At that time, a man living in Runan named Xu Shao was famed for his ability to evaluate one's potentials and talents. Cao paid him a visit in hopes of receiving an evaluation that would help him politically. At first, Xu refused to make a statement; however, under persistent questioning, he finally said, "You would be a capable minister in peaceful times and an unscrupulous hero in chaotic times." Cao laughed and left. It is worth noting that there are two other versions of the comment in other unofficial historical records: "capable minister in peaceful times, unrighteous hero in chaotic times" and "sinister foe in peaceful times, great hero in chaotic times."
At the age of 20, Cao was appointed district captain of Luoyang. Upon taking up the post, Cao placed rows of multicolored stakes outside his office and ordered his deputies to flog those who violated the law, regardless of their status. An uncle of Jian Shuo, one of the most powerful and influential eunuchs under Emperor Ling, was caught walking in the city after the evening curfew by Cao's men and was flogged. This prompted Jian Shuo and other higher authorities to "promote" Cao to a position outside the imperial capital, governor of Dunqiu County. Cao remained in this position for little more than a year, being dismissed from office in 178 for his distant family ties with the disgraced Empress Song. Around 180, Cao Cao returned to court as a Consultant (議郎) and presented two memoranda against the eunuchs' influence in court and government corruption during his tenure, to limited effect.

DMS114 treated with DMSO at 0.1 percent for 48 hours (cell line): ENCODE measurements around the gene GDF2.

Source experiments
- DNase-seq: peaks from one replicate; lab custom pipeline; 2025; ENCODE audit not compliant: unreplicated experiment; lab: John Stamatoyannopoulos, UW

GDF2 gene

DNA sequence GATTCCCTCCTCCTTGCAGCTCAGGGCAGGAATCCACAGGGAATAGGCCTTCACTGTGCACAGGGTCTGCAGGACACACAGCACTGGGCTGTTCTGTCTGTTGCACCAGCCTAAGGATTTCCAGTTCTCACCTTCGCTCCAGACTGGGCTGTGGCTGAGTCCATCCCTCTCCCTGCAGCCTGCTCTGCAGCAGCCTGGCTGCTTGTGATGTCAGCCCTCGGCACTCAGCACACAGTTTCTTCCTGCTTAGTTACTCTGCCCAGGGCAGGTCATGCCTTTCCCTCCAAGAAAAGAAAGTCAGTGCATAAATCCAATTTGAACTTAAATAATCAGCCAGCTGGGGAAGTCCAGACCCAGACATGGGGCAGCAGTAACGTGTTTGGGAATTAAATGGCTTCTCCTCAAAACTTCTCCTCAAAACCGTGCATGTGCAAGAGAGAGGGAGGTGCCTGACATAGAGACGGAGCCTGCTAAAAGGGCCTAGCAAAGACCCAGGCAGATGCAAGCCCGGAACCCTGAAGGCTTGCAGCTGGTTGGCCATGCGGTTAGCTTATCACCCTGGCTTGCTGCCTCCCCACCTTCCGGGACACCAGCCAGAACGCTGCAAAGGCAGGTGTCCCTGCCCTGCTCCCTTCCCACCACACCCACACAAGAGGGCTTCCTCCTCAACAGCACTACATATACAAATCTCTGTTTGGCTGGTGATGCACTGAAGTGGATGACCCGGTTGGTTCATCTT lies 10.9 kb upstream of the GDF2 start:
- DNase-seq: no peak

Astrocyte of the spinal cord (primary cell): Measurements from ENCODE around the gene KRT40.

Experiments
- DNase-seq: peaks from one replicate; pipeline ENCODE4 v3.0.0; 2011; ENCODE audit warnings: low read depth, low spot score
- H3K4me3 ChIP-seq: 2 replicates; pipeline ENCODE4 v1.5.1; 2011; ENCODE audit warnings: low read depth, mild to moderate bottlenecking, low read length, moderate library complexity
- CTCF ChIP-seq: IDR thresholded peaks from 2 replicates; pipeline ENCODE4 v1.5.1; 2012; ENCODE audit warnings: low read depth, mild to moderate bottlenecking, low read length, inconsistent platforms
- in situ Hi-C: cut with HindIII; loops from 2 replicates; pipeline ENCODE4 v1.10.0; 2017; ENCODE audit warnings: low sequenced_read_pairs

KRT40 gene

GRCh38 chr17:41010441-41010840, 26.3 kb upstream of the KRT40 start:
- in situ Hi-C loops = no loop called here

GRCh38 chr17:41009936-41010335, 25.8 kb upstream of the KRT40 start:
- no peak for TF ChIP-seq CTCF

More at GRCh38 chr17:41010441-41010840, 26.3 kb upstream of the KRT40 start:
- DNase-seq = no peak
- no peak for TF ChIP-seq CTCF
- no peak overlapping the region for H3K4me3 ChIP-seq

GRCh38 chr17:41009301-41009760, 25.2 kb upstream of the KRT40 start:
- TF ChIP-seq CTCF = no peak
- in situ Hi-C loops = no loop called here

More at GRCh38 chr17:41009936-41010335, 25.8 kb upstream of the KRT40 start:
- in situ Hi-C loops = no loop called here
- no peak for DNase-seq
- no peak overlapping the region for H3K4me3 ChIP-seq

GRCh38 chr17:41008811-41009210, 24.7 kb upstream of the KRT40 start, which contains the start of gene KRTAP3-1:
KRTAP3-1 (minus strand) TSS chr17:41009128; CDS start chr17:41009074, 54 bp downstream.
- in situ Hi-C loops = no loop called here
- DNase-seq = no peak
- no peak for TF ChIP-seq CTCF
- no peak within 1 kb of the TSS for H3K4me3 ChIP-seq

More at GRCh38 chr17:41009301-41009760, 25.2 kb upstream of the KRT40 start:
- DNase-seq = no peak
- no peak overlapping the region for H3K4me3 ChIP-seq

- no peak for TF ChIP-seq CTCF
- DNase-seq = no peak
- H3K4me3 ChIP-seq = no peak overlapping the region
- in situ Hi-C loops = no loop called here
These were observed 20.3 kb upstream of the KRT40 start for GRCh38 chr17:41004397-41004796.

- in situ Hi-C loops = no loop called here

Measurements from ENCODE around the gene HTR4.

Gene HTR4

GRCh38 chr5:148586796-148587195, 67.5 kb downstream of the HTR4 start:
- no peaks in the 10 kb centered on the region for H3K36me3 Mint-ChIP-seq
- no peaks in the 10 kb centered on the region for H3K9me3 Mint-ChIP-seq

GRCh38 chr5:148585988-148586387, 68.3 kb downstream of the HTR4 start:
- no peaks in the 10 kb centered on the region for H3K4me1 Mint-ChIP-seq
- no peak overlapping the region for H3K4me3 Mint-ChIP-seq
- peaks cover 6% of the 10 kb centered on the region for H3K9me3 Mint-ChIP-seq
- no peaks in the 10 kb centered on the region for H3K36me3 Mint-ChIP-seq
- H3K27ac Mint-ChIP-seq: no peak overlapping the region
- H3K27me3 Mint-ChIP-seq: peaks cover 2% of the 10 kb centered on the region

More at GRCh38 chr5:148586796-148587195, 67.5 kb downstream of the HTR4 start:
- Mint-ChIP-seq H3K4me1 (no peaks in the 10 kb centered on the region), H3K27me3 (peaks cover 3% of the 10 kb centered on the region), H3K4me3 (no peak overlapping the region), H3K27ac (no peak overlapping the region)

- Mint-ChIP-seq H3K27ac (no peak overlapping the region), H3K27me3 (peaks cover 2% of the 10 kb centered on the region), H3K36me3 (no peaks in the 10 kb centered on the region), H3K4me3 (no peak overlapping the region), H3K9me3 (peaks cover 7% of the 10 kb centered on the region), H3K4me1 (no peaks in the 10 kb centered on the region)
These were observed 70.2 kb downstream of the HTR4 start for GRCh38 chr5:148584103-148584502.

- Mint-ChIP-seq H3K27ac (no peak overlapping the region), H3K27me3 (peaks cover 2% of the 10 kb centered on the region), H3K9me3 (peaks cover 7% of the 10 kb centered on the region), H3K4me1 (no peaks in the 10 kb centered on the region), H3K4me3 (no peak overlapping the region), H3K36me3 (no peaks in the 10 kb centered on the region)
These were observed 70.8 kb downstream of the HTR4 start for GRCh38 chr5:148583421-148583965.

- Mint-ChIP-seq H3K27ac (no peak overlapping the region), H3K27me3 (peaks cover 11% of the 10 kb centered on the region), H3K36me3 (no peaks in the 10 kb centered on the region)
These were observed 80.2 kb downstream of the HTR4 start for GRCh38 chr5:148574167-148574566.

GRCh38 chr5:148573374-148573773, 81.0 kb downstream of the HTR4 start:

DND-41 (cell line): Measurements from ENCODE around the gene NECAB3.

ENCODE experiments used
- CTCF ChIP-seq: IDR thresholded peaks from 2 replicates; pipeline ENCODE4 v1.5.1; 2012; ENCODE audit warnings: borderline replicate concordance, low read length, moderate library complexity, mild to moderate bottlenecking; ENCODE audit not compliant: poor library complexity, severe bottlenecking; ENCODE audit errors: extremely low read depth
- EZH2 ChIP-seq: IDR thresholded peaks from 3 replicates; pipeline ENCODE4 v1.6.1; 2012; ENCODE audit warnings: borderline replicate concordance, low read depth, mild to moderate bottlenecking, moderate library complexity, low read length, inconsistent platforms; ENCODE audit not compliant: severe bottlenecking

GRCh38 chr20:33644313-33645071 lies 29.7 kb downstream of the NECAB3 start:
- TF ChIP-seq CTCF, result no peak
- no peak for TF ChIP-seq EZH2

When the Yellow Turban Rebellion broke out in 184, Cao was recalled to Luoyang and appointed "Captain of the Cavalry" (騎都尉) and sent to Yingchuan to suppress the rebels. He was successful and was sent to Ji'nan (濟南) as Chancellor (相) to prevent the spread of Yellow Turban influence there. In Ji'nan, Cao Cao aggressively enforced the ban on unorthodox cults, destroyed shrines, and supported state Confucianism. He offended the local leading families in the process, and resigned on grounds of poor health around 187, fearing that he had put his family in danger. He was offered the post of Administrator of Dong Commandery (東郡), but he declined and returned to his home in Pei county. Around that time, Wang Fen (王芬) tried to recruit Cao Cao to join his coup to replace Emperor Ling with the Marquis of Hefei, but Cao Cao refused. The plot came to nothing, and Wang Fen killed himself.